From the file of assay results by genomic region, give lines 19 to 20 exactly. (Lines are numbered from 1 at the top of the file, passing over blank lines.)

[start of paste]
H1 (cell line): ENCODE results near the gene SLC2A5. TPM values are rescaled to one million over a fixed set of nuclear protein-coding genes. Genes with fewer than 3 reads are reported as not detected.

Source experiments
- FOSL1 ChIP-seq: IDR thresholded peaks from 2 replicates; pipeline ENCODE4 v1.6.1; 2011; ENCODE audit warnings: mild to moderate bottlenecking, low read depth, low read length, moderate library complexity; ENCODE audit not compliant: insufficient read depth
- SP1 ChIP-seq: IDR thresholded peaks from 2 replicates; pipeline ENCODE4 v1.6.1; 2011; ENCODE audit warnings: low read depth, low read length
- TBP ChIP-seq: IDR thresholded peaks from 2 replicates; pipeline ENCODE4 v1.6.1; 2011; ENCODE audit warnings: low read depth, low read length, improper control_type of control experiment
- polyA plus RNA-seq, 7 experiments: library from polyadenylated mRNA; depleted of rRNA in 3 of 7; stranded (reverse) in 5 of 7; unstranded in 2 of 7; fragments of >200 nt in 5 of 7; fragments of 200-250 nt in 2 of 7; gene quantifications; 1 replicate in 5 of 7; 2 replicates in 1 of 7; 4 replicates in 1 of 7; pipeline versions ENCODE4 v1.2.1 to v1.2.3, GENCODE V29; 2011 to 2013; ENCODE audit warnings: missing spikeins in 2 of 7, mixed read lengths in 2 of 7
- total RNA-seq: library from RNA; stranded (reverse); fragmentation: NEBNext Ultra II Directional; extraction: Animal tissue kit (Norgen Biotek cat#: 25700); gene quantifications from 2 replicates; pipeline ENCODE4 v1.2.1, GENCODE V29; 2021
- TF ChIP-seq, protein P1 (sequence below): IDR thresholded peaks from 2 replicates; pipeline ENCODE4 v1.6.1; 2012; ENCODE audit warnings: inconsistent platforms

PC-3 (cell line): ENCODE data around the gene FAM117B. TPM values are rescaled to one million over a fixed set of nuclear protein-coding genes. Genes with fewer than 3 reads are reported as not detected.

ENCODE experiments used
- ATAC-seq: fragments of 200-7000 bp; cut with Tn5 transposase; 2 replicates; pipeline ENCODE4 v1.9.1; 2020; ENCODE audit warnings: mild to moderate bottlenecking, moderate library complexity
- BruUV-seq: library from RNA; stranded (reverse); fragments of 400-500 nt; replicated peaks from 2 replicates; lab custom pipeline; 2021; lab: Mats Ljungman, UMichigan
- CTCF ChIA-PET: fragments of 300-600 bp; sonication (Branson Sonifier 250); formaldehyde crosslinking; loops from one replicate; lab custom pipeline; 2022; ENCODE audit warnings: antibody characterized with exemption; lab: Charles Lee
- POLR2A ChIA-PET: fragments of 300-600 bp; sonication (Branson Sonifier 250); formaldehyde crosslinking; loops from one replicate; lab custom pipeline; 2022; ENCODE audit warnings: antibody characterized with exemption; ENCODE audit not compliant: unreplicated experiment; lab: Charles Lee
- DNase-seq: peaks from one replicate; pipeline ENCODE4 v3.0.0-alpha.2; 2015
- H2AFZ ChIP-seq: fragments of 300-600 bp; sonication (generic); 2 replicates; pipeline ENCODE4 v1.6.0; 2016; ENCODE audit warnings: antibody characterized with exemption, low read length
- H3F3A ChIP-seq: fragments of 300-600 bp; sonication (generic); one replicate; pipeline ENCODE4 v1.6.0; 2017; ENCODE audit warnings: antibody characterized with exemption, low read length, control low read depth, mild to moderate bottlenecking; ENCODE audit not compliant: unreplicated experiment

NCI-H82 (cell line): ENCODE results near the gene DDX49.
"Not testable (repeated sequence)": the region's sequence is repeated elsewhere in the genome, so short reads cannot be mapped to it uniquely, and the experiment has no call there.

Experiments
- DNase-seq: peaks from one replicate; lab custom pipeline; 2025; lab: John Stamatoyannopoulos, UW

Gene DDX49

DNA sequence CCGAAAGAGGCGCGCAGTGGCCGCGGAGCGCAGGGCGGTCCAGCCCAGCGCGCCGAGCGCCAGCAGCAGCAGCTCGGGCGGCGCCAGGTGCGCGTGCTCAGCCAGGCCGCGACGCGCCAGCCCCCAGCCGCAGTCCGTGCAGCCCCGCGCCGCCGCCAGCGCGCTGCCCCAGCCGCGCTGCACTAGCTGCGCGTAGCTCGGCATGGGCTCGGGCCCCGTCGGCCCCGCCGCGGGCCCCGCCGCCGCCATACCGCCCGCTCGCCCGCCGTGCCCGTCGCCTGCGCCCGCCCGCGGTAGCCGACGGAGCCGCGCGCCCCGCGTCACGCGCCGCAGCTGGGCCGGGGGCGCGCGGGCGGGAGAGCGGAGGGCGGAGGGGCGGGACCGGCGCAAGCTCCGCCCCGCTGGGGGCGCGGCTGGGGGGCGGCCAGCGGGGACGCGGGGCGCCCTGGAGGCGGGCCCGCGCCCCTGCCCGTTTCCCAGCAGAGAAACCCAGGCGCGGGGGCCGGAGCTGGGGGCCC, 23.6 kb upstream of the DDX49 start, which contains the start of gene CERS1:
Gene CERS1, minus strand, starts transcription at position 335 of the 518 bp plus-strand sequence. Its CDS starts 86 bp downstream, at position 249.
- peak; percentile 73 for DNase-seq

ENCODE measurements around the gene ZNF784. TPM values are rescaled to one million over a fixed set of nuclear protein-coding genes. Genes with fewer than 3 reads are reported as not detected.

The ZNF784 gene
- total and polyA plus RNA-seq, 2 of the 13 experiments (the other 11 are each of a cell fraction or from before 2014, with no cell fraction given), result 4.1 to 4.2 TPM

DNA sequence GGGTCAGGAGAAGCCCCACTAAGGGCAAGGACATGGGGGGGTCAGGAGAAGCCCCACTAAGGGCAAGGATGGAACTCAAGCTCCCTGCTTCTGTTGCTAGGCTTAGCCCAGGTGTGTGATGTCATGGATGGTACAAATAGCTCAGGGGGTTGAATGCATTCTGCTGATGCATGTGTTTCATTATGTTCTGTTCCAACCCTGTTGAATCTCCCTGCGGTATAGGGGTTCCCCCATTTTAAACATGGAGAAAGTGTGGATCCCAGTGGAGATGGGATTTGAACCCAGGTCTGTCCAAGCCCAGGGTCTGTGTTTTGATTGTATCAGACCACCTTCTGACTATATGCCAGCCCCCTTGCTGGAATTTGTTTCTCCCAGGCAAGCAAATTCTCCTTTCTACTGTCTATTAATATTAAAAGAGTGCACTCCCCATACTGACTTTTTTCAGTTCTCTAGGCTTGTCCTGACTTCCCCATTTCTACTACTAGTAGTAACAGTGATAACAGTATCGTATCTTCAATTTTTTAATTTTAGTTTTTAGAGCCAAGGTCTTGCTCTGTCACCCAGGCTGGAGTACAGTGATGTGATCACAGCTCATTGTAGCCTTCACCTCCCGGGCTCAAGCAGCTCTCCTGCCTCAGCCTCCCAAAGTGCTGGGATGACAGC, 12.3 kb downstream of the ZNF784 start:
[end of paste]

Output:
"Not testable (repeated sequence)": the region's sequence is repeated elsewhere in the genome, so short reads cannot be mapped to it uniquely, and the experiment has no call there.

Experiments